Parties Who Determine Fault in Car Accident
If you’ve been injured in a car accident, one of the first things you might think is “That was not my fault!” Once the immediate stress of the accident wears off you might start wondering, “But how do I prove that? Can I prove that? Who actually determines the fault in a car accident?” Fault is not necessarily decided by one party. Rather, the police report, your insurance company, and sometimes the other driver play a role in determining fault in car accidents.
In order to recover compensation for damages in an auto accident, you should consult an experienced car accident lawyer. The team at Munley Law Personal Injury Attorneys has decades of experience helping the victims of car accidents and we’re here to offer a free consultation and free case review today. If you or a loved one has been involved in an accident, before you speak with the insurance companies, you might want to talk to an attorney. At Munley Law Personal Injury Attorneys, the consultation is always free. Call us today at 844-969-724 to find out what your rights are following a car accident.
Do Police Assign Fault in an Accident?
The first pass at determining fault in an accident comes from the police who respond to the scene. An officer’s primary duty when arriving at the scene of a motor vehicle accident is to assess whether anyone needs medical care.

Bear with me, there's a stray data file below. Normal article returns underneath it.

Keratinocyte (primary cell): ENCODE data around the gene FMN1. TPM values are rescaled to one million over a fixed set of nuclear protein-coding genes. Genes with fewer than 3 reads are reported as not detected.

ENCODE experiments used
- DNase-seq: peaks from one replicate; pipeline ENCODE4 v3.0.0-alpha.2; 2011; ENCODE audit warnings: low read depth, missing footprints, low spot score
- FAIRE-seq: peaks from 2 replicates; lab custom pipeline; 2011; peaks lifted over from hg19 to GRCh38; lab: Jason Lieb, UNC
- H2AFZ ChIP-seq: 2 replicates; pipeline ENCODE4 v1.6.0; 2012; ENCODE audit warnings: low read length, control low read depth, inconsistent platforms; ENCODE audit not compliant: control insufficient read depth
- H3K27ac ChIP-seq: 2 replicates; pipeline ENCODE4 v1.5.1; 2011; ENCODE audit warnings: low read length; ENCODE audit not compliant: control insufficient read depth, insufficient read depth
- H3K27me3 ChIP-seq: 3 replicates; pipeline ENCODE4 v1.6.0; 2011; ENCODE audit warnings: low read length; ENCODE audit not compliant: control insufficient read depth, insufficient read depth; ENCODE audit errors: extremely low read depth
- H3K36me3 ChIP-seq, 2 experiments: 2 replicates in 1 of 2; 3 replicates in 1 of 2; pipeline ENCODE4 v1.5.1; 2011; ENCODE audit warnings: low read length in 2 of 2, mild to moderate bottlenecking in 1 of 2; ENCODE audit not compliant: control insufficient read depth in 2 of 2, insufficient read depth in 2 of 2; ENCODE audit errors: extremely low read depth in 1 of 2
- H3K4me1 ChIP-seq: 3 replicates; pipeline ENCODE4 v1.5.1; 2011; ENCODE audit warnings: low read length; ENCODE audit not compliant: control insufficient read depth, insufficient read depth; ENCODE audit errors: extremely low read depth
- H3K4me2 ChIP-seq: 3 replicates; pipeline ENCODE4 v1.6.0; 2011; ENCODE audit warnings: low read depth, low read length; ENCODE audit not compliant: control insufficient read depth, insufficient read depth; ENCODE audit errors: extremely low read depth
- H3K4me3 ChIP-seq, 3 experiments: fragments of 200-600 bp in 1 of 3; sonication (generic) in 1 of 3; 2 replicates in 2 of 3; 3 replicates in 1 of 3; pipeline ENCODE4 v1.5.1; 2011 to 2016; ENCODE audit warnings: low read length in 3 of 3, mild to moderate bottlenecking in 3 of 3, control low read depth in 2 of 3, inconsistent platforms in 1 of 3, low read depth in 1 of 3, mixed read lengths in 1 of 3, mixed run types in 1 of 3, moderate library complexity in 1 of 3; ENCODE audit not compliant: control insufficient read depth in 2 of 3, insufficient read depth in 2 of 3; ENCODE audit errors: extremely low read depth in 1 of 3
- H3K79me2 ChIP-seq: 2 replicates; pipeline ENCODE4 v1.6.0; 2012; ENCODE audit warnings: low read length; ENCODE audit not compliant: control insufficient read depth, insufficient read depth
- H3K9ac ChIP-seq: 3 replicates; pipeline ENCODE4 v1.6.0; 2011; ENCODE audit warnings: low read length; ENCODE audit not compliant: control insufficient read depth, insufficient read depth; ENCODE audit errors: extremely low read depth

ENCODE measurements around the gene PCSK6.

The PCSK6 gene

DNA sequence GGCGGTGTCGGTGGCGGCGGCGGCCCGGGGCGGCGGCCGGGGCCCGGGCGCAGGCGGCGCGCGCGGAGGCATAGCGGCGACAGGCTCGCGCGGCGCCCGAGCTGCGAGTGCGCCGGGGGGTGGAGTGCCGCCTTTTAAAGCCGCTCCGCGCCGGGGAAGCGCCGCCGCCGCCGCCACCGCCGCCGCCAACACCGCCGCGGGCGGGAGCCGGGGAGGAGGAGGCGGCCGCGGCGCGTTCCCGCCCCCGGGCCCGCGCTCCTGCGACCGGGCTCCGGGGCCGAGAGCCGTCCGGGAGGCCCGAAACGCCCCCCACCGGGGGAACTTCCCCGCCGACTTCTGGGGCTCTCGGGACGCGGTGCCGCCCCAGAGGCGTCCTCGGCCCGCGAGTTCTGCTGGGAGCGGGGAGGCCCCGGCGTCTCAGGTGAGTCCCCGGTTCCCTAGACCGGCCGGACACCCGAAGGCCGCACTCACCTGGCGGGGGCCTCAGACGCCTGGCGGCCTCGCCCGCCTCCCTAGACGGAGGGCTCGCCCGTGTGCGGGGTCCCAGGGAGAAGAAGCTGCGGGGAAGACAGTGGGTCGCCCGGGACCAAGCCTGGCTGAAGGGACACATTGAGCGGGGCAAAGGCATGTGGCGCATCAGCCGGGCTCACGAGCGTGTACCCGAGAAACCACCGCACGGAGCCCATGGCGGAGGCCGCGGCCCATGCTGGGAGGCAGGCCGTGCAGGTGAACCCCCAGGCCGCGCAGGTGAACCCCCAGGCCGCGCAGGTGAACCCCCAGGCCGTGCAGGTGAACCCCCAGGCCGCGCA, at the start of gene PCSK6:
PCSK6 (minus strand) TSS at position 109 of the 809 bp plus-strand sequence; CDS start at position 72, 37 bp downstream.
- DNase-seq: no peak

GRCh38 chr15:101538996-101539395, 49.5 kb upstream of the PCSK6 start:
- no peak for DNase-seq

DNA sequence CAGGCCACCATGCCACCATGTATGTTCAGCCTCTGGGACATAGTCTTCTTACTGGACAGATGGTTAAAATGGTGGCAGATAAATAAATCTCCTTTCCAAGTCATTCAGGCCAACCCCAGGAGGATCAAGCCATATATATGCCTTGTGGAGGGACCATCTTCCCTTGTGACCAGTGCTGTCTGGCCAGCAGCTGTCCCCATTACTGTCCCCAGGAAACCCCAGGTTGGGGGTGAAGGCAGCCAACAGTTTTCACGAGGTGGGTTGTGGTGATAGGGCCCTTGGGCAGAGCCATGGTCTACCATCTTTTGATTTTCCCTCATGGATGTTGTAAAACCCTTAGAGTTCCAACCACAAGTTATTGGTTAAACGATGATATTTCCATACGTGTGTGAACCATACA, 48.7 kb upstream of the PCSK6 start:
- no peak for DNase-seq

Their secondary duty is to examine the scene, collect evidence, and determine what happened, why, and who is responsible.
Sometimes it’s clear for the person or party who determines fault in an auto accident. For instance, if you were hit by a drunk driver, or someone clearly ran through a red light and crashed into another vehicle or vehicles, the fault is obvious. Other times it’s more ambiguous.
What will be in a car accident police report?
The report usually consists of their review of the accident scene and the property damage, physical evidence, and more. The officer will also interview all parties involved, including you, the other driver, and witnesses. In a typical car accident report, you will find the following information:
- Information on the vehicle collision, including the parties, vehicles, vehicle damage, and property involved
- Addresses, phone numbers, and insurance details of the persons involved and other identifying information.
- Information on how to identify witnesses
- Approximate time, date, and location of the occurrence
- The scene’s climate, terrain, and visibility conditions
- Driver, passenger, and witness statements
- Photographic evidence or graphic of the collision, including damage and any other evidence of speed or direction such as skid marks
- The cars’ route(s)
- Point of contact
- Descriptions of the bodily injury done to the people, cars, or both
- Citations or violations of the law, if any
- Other information about how or why the accident happened, such as the officer’s assessment of what caused the collision and/or a finding of fault
Your insurance company will want to understand all these details when they review your case.